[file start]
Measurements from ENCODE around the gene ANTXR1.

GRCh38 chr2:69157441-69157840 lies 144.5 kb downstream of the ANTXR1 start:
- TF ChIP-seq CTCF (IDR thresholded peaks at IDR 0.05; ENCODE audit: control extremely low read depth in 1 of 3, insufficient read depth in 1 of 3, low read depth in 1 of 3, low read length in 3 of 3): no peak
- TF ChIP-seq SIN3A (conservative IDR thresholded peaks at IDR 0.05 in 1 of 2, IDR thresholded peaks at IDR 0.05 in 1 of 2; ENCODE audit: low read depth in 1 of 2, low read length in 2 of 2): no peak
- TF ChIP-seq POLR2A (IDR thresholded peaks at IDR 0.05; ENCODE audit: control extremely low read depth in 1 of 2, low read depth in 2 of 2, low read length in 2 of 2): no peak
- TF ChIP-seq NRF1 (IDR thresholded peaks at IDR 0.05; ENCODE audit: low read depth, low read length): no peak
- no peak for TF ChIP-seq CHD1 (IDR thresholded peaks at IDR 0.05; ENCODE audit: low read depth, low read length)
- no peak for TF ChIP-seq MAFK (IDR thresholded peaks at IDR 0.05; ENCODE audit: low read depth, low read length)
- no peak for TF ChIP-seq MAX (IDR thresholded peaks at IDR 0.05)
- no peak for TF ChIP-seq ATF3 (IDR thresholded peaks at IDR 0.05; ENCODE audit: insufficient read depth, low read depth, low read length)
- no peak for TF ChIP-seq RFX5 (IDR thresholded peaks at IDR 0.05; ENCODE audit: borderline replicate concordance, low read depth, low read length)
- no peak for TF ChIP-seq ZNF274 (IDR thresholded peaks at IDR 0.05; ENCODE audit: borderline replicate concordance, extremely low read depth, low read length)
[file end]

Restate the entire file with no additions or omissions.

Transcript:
Measurements from ENCODE around the gene ANTXR1.

GRCh38 chr2:69157441-69157840 lies 144.5 kb downstream of the ANTXR1 start:
- TF ChIP-seq CTCF (IDR thresholded peaks at IDR 0.05; ENCODE audit: control extremely low read depth in 1 of 3, insufficient read depth in 1 of 3, low read depth in 1 of 3, low read length in 3 of 3): no peak
- TF ChIP-seq SIN3A (conservative IDR thresholded peaks at IDR 0.05 in 1 of 2, IDR thresholded peaks at IDR 0.05 in 1 of 2; ENCODE audit: low read depth in 1 of 2, low read length in 2 of 2): no peak
- TF ChIP-seq POLR2A (IDR thresholded peaks at IDR 0.05; ENCODE audit: control extremely low read depth in 1 of 2, low read depth in 2 of 2, low read length in 2 of 2): no peak
- TF ChIP-seq NRF1 (IDR thresholded peaks at IDR 0.05; ENCODE audit: low read depth, low read length): no peak
- no peak for TF ChIP-seq CHD1 (IDR thresholded peaks at IDR 0.05; ENCODE audit: low read depth, low read length)
- no peak for TF ChIP-seq MAFK (IDR thresholded peaks at IDR 0.05; ENCODE audit: low read depth, low read length)
- no peak for TF ChIP-seq MAX (IDR thresholded peaks at IDR 0.05)
- no peak for TF ChIP-seq ATF3 (IDR thresholded peaks at IDR 0.05; ENCODE audit: insufficient read depth, low read depth, low read length)
- no peak for TF ChIP-seq RFX5 (IDR thresholded peaks at IDR 0.05; ENCODE audit: borderline replicate concordance, low read depth, low read length)
- no peak for TF ChIP-seq ZNF274 (IDR thresholded peaks at IDR 0.05; ENCODE audit: borderline replicate concordance, extremely low read depth, low read length)